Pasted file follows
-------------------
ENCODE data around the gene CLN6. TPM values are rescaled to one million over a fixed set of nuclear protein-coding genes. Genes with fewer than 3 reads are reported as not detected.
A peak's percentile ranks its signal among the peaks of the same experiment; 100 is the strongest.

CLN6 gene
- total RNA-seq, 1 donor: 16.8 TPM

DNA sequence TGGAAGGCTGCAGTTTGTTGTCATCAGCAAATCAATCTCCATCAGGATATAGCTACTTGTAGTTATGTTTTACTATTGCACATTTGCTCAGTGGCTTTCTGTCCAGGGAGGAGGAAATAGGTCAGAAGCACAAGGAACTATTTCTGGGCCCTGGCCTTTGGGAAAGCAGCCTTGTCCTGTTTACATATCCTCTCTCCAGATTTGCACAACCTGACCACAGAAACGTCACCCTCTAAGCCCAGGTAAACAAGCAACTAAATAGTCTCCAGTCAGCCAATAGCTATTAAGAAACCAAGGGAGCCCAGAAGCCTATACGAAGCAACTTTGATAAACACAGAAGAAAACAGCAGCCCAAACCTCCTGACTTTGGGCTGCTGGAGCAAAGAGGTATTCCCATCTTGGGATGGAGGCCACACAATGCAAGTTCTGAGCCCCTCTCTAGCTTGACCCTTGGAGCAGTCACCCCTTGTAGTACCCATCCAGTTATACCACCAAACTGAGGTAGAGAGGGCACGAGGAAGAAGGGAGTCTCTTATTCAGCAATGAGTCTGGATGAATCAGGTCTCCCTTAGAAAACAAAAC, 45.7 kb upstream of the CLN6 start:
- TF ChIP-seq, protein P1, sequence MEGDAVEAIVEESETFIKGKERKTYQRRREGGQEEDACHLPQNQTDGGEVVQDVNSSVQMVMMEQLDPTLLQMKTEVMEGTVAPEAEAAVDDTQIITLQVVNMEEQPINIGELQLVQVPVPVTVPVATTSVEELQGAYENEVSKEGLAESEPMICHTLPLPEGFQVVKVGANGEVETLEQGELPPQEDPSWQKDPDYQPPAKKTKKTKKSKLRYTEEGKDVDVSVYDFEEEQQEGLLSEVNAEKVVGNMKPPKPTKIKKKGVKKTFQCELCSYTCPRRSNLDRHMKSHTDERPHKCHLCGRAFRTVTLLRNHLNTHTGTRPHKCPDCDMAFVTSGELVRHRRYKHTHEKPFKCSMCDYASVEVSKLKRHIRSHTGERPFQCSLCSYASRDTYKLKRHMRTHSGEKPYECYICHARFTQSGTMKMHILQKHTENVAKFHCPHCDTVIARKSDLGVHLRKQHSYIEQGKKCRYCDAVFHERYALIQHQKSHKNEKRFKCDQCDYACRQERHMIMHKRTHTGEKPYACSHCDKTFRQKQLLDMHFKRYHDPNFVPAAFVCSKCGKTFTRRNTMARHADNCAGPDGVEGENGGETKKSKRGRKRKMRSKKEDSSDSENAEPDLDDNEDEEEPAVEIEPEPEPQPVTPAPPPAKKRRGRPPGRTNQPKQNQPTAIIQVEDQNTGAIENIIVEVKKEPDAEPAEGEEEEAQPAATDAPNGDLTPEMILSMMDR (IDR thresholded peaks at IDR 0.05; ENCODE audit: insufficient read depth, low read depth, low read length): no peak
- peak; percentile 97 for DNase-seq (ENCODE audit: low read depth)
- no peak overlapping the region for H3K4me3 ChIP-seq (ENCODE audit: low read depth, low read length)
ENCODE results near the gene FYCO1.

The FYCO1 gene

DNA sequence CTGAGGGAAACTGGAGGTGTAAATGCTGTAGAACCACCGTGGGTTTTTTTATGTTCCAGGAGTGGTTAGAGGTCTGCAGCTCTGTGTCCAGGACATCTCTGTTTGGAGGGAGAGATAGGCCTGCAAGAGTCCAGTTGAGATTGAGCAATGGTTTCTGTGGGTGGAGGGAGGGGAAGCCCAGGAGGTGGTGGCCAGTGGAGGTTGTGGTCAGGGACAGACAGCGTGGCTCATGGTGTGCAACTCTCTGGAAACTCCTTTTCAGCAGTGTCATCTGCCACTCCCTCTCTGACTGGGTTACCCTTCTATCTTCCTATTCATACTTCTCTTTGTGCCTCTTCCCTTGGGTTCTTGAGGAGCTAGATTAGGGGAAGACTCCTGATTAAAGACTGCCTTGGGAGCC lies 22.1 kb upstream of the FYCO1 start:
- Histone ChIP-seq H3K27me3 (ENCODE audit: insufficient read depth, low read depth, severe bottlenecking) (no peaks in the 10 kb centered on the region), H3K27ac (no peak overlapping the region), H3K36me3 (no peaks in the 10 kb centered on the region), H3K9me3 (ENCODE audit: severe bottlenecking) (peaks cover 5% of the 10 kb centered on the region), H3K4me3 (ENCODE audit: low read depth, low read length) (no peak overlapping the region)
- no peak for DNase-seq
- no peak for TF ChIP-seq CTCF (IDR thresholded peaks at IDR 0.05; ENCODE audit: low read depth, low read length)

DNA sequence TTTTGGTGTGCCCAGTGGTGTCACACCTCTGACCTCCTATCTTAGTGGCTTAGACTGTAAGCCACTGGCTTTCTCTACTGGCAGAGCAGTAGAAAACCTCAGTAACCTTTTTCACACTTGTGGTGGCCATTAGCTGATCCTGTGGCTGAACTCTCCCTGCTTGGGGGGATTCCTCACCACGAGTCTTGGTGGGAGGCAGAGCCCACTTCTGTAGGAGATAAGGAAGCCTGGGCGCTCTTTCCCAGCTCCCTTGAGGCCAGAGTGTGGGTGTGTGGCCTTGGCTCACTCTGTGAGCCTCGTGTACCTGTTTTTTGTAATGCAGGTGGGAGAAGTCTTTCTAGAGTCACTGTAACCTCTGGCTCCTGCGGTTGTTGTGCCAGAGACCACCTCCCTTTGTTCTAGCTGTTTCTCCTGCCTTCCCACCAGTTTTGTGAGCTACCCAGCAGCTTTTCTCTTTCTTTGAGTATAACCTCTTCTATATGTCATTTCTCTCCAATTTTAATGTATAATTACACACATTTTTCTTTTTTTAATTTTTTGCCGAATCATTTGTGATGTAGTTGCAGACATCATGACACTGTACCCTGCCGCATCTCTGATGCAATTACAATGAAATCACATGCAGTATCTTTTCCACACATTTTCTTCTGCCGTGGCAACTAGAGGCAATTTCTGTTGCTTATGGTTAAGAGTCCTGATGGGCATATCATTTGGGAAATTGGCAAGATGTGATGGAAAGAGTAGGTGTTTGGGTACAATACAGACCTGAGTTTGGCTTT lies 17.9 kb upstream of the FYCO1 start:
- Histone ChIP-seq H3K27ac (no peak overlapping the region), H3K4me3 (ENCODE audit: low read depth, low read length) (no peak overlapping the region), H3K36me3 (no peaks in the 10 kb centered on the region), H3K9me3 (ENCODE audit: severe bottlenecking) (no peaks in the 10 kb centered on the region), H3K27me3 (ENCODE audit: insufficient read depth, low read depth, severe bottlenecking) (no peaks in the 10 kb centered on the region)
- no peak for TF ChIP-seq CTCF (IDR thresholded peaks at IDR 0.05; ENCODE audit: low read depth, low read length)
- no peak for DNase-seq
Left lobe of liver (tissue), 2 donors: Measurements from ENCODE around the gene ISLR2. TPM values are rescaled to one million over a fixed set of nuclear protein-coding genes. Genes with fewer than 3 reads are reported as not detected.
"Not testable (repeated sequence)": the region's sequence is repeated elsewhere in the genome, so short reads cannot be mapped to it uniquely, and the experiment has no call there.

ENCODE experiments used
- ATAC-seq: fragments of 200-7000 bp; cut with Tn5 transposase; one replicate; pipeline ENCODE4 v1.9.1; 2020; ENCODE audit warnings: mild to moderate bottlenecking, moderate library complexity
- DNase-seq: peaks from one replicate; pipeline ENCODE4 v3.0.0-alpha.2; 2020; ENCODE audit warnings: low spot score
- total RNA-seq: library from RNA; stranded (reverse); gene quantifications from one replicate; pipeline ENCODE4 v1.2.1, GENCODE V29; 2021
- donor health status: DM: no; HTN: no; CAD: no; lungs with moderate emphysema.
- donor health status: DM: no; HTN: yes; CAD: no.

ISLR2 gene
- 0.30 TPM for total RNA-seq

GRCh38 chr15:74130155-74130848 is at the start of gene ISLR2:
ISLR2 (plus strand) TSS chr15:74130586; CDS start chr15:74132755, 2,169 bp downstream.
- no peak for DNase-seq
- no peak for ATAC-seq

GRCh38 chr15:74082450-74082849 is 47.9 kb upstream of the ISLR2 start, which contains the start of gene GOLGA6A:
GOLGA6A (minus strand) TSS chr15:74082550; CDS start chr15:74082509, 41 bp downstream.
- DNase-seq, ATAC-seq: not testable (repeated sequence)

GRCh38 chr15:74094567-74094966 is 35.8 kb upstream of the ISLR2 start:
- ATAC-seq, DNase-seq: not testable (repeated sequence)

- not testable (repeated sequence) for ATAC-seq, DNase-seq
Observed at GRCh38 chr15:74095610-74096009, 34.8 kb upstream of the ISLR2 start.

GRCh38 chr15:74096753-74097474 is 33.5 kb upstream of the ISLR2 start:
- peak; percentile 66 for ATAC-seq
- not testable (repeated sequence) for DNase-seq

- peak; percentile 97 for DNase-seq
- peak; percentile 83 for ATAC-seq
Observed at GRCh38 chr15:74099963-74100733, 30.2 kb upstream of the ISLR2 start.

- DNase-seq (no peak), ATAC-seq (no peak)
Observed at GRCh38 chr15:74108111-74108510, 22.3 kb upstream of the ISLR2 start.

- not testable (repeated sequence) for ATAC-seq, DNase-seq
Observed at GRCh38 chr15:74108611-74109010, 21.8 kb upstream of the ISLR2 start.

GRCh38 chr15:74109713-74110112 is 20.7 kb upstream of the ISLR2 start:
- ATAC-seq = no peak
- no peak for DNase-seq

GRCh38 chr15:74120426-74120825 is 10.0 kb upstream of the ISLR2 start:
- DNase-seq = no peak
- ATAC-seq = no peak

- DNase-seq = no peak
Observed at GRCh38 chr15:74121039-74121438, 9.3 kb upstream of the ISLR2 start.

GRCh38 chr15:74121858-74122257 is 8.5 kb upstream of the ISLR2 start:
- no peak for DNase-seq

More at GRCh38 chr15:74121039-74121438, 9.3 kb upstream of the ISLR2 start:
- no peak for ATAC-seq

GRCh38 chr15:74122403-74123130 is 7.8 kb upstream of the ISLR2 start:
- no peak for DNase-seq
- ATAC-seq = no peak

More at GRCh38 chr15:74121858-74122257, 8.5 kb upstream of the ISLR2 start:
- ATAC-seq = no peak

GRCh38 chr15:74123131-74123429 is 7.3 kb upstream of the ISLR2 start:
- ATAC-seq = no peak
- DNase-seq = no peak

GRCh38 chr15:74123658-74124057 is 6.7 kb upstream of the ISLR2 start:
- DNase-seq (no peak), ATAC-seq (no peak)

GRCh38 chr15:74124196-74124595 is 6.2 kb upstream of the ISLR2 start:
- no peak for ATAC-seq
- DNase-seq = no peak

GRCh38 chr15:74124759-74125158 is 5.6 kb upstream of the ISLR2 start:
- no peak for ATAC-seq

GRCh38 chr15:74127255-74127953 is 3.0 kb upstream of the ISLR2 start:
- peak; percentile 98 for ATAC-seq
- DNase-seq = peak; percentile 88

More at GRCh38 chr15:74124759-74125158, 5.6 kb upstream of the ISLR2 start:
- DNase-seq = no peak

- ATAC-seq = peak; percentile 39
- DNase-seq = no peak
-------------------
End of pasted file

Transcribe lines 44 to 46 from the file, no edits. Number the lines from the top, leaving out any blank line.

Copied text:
- peak; percentile 83 for ATAC-seq
Observed at GRCh38 chr15:74099963-74100733, 30.2 kb upstream of the ISLR2 start.

- DNase-seq (no peak), ATAC-seq (no peak)